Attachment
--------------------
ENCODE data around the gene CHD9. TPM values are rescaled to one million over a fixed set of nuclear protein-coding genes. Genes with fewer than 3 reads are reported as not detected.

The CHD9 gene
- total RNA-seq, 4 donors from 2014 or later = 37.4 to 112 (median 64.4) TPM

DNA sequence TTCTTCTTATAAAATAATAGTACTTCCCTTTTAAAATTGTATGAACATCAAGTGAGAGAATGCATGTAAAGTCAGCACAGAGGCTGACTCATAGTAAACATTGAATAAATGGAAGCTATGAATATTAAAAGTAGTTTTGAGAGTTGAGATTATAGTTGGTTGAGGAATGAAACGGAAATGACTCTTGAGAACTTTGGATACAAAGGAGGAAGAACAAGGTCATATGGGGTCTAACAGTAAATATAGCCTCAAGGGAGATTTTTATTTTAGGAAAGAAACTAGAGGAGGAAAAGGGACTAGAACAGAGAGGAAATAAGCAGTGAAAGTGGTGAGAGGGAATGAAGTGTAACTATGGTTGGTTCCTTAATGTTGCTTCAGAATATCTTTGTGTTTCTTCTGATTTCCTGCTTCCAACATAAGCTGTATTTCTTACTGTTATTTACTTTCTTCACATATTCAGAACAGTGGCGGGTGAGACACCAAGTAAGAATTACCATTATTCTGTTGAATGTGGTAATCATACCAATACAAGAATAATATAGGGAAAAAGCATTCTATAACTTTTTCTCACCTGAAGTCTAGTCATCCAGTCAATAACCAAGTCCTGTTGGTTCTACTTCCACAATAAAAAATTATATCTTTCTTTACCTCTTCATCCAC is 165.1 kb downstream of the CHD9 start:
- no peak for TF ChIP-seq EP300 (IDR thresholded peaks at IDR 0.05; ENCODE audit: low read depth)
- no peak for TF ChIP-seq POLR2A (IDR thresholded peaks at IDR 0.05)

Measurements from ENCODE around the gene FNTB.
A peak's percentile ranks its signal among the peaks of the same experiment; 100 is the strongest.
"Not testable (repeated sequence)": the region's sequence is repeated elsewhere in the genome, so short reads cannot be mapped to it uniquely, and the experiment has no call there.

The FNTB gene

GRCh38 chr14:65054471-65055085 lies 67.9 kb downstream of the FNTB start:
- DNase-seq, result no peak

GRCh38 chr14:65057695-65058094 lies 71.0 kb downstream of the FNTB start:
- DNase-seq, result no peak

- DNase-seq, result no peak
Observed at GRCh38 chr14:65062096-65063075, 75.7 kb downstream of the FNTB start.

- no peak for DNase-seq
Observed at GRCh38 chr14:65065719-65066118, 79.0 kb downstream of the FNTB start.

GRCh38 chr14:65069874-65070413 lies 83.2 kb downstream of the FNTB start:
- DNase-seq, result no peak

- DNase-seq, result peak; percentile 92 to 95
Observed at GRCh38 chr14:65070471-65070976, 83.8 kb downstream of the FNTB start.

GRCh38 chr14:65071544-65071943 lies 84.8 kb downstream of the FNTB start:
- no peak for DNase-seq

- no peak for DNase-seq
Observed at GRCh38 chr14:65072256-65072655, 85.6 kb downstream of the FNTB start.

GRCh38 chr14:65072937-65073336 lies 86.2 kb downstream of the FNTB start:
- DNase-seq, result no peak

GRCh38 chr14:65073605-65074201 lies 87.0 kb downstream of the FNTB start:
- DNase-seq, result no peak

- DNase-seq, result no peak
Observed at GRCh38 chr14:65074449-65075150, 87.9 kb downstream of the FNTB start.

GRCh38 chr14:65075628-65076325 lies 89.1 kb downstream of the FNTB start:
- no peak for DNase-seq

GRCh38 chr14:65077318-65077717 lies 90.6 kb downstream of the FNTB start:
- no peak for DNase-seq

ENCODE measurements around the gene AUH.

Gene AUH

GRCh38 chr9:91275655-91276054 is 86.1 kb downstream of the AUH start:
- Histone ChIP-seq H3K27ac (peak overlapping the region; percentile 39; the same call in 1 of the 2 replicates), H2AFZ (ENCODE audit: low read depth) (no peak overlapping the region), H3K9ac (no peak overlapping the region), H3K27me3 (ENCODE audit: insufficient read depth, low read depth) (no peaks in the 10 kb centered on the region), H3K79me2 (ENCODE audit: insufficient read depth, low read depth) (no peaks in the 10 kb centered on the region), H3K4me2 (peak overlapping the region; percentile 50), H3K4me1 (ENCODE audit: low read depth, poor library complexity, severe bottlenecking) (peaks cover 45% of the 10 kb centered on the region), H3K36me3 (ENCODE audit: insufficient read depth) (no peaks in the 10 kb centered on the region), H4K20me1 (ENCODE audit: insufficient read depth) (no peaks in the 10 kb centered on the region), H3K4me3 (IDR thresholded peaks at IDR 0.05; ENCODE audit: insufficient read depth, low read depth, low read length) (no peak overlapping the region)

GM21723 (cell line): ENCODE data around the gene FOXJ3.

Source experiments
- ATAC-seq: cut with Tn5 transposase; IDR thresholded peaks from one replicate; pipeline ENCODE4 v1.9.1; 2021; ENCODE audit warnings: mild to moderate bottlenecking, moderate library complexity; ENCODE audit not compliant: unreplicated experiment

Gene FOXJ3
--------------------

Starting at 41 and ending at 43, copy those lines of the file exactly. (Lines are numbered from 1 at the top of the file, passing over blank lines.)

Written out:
GM21723 (cell line): ENCODE data around the gene FOXJ3.

Source experiments
- ATAC-seq: cut with Tn5 transposase; IDR thresholded peaks from one replicate; pipeline ENCODE4 v1.9.1; 2021; ENCODE audit warnings: mild to moderate bottlenecking, moderate library complexity; ENCODE audit not compliant: unreplicated experiment